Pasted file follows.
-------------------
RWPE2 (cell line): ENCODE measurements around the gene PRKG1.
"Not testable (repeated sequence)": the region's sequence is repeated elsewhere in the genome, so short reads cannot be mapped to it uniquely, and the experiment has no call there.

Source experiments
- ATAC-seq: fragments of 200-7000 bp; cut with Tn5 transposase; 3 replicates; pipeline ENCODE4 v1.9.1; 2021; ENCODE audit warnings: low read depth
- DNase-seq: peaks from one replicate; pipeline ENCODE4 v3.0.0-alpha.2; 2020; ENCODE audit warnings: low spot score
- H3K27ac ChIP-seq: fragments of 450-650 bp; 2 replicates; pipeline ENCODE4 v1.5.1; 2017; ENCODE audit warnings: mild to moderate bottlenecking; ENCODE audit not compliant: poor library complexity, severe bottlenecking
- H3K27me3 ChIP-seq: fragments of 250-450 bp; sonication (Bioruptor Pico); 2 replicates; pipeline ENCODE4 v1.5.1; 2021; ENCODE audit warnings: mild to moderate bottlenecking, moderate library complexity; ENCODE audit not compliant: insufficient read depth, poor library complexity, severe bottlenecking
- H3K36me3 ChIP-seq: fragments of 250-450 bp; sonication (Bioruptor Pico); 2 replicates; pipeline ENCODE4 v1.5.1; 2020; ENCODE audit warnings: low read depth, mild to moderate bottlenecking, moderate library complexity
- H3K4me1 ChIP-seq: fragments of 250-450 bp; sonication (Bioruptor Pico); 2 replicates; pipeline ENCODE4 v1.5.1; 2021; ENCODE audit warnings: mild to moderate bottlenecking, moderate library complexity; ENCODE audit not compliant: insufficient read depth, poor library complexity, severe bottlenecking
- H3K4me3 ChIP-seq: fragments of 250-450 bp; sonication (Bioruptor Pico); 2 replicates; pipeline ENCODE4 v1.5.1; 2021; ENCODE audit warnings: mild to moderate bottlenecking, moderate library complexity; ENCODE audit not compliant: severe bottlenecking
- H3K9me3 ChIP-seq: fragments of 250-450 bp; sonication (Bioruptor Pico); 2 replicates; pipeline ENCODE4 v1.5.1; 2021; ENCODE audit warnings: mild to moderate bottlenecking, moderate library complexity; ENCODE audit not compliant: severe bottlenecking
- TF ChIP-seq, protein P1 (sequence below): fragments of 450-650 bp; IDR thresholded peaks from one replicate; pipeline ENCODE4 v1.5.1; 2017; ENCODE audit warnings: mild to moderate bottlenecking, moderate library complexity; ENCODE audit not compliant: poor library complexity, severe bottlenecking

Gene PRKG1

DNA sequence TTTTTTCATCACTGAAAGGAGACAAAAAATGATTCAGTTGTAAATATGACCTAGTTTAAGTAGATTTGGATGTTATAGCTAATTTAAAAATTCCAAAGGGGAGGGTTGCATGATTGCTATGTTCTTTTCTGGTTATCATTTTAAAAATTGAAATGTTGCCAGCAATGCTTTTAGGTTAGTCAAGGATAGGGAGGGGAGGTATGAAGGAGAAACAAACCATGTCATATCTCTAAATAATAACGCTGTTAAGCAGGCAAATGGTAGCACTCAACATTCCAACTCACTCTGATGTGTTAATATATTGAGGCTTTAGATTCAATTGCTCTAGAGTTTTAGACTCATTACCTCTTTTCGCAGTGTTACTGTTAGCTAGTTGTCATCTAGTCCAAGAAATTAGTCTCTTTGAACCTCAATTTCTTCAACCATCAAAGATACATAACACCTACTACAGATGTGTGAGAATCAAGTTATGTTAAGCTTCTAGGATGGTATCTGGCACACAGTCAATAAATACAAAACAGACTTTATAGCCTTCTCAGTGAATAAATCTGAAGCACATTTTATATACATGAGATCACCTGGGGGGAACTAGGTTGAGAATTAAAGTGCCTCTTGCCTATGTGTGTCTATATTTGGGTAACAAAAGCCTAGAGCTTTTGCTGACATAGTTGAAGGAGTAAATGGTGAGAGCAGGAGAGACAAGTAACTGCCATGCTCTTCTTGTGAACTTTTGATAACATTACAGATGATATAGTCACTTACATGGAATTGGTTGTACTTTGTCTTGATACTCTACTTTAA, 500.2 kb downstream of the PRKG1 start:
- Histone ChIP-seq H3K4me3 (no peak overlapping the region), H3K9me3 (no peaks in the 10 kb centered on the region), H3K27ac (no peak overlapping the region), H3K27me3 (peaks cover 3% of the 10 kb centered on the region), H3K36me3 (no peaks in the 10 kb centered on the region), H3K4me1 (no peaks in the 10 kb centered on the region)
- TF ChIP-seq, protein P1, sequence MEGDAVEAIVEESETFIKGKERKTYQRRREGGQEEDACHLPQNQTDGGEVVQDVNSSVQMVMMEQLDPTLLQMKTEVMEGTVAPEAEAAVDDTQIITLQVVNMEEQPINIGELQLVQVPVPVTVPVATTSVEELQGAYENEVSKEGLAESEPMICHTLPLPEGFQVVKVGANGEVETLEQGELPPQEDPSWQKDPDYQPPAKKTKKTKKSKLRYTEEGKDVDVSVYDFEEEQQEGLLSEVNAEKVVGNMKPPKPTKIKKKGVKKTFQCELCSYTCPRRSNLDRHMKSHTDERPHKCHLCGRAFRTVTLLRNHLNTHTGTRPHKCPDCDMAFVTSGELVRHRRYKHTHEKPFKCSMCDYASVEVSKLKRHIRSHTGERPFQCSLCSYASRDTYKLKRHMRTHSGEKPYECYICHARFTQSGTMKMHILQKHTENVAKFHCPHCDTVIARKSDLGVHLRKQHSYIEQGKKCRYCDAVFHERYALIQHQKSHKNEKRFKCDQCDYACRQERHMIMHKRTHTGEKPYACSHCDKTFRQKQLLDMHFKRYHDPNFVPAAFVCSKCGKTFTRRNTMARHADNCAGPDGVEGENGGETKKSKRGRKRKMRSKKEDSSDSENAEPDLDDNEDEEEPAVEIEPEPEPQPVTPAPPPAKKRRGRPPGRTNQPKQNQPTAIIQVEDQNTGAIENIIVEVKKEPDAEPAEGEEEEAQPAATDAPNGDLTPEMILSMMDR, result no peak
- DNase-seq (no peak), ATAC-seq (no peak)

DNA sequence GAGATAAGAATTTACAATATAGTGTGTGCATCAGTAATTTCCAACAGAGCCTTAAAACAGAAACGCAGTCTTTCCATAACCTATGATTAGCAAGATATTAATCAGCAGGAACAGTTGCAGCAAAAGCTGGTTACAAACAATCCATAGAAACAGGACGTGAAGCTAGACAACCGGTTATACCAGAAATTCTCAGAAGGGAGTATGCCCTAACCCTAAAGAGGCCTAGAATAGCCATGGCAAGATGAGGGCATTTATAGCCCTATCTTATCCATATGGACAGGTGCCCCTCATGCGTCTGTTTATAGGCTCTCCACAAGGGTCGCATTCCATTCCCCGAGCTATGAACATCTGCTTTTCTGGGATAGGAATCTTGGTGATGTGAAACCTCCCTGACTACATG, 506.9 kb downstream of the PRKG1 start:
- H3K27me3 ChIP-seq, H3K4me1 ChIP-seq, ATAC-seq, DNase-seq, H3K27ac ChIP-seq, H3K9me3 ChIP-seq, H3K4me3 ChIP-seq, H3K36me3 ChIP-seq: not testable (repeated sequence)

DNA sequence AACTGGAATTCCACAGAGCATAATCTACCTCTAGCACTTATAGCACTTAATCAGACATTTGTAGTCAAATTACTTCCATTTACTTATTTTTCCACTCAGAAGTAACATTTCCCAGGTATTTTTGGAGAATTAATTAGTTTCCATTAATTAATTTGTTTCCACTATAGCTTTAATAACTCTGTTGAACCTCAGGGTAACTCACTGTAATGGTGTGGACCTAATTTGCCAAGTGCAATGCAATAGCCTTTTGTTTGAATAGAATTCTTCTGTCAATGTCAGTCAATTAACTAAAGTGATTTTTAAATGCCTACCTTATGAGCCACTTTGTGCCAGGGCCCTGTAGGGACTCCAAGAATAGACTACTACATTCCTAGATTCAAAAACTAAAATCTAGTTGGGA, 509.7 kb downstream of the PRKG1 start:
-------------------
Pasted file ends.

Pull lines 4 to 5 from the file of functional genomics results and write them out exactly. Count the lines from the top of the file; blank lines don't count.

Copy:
- ATAC-seq: fragments of 200-7000 bp; cut with Tn5 transposase; 3 replicates; pipeline ENCODE4 v1.9.1; 2021; ENCODE audit warnings: low read depth
- DNase-seq: peaks from one replicate; pipeline ENCODE4 v3.0.0-alpha.2; 2020; ENCODE audit warnings: low spot score